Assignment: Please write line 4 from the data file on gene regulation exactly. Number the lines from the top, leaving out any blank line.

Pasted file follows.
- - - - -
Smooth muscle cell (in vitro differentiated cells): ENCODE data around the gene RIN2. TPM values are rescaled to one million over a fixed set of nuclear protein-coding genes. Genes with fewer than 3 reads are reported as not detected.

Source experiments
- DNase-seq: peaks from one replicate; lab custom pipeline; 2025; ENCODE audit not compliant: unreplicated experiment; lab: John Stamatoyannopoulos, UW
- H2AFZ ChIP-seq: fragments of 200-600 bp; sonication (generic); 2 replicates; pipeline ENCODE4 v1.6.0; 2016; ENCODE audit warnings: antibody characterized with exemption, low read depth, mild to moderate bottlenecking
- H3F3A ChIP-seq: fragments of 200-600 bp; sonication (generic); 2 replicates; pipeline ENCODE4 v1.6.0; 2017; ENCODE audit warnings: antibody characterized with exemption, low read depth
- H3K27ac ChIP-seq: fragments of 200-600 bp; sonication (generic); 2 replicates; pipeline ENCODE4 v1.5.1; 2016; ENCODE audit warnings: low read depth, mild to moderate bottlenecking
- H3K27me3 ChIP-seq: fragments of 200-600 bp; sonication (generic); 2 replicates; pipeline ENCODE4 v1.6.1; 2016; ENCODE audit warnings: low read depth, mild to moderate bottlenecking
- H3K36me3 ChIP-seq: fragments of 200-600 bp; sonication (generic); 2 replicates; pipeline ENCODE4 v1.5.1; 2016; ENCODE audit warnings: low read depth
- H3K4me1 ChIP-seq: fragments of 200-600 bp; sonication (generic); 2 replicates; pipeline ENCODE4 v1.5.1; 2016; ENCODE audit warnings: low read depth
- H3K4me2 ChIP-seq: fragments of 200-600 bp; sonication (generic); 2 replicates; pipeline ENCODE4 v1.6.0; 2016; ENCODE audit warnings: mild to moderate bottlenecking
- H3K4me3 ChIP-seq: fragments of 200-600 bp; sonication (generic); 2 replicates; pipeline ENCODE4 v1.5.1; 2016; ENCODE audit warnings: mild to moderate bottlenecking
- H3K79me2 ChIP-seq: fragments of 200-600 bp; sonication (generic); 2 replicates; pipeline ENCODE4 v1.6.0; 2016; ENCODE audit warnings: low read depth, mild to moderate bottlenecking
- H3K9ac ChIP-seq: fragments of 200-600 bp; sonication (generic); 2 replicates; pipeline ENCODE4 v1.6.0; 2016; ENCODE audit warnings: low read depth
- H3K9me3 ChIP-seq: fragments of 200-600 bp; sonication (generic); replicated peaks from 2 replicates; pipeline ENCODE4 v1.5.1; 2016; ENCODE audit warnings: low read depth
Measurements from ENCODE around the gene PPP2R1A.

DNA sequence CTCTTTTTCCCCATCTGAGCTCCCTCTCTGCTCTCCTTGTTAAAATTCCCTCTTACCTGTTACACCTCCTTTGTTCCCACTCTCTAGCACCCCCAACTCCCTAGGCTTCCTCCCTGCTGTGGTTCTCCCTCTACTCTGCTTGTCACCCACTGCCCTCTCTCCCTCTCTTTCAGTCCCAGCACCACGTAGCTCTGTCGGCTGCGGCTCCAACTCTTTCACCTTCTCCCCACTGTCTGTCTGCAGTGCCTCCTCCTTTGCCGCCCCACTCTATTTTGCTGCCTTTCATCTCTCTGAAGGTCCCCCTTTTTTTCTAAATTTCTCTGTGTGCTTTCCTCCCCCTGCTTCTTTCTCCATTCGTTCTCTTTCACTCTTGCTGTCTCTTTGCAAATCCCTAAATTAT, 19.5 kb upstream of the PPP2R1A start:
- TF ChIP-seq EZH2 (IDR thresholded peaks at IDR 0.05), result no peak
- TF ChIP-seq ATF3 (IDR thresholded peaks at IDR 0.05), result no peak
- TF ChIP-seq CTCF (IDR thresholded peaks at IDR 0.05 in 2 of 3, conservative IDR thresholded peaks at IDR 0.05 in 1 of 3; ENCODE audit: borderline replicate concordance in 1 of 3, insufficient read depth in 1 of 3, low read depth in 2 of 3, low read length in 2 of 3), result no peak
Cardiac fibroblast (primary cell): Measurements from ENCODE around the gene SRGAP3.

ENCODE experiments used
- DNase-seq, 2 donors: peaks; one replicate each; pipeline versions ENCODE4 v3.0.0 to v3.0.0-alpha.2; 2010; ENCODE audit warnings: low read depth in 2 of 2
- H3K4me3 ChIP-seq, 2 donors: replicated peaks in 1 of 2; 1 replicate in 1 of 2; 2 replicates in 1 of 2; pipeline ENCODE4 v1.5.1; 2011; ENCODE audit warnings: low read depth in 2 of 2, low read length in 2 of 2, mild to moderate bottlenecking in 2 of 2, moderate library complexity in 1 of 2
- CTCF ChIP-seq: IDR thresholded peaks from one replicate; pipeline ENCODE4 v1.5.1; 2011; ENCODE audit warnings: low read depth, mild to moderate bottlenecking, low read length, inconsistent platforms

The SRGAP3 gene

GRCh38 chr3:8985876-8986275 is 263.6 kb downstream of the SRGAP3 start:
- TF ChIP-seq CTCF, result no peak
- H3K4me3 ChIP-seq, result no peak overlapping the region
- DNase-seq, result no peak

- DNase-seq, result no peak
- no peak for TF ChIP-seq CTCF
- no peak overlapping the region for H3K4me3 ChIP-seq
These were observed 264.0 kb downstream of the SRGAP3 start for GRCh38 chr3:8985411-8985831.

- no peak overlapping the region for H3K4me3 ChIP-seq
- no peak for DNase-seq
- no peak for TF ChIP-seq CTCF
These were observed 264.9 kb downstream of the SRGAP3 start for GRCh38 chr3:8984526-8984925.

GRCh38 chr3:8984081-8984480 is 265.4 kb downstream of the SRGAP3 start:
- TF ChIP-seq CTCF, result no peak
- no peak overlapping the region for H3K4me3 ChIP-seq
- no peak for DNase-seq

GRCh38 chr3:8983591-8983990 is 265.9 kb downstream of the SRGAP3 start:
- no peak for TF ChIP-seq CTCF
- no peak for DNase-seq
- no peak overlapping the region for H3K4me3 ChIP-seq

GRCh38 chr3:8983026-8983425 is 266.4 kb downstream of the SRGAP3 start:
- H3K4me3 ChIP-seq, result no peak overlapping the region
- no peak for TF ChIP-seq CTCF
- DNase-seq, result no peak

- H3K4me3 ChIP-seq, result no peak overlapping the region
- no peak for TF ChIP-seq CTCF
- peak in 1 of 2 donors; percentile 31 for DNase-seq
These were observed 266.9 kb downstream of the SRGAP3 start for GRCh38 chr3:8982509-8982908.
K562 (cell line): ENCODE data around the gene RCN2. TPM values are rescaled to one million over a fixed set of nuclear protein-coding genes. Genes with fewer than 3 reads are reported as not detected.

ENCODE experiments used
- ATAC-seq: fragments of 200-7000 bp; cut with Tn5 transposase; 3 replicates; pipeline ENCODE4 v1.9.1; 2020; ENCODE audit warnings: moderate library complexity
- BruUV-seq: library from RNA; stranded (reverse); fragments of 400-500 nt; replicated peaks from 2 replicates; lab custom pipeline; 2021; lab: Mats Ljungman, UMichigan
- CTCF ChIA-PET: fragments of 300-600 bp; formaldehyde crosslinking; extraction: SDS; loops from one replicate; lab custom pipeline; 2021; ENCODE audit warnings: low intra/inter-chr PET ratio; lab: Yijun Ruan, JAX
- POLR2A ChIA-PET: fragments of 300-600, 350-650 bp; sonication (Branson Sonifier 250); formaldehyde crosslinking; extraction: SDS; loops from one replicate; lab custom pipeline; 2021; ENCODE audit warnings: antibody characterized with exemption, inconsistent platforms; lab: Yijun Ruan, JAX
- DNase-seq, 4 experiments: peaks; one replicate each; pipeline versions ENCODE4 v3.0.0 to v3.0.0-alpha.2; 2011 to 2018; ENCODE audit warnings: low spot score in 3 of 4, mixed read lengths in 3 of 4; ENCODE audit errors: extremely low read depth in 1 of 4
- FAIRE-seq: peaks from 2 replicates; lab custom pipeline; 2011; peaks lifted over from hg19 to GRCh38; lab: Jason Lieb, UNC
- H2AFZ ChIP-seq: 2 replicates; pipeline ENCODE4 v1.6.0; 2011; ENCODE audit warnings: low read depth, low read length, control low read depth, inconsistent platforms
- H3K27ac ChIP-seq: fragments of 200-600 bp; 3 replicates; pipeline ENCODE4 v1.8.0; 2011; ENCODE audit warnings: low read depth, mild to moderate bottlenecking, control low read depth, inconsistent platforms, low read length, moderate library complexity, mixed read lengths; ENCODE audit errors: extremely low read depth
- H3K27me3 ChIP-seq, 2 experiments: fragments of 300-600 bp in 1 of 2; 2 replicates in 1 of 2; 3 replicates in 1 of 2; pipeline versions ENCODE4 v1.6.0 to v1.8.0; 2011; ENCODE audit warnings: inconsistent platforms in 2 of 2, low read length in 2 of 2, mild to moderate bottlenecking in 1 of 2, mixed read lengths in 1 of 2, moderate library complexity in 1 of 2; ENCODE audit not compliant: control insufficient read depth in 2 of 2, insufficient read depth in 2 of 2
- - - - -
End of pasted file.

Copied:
- H2AFZ ChIP-seq: fragments of 200-600 bp; sonication (generic); 2 replicates; pipeline ENCODE4 v1.6.0; 2016; ENCODE audit warnings: antibody characterized with exemption, low read depth, mild to moderate bottlenecking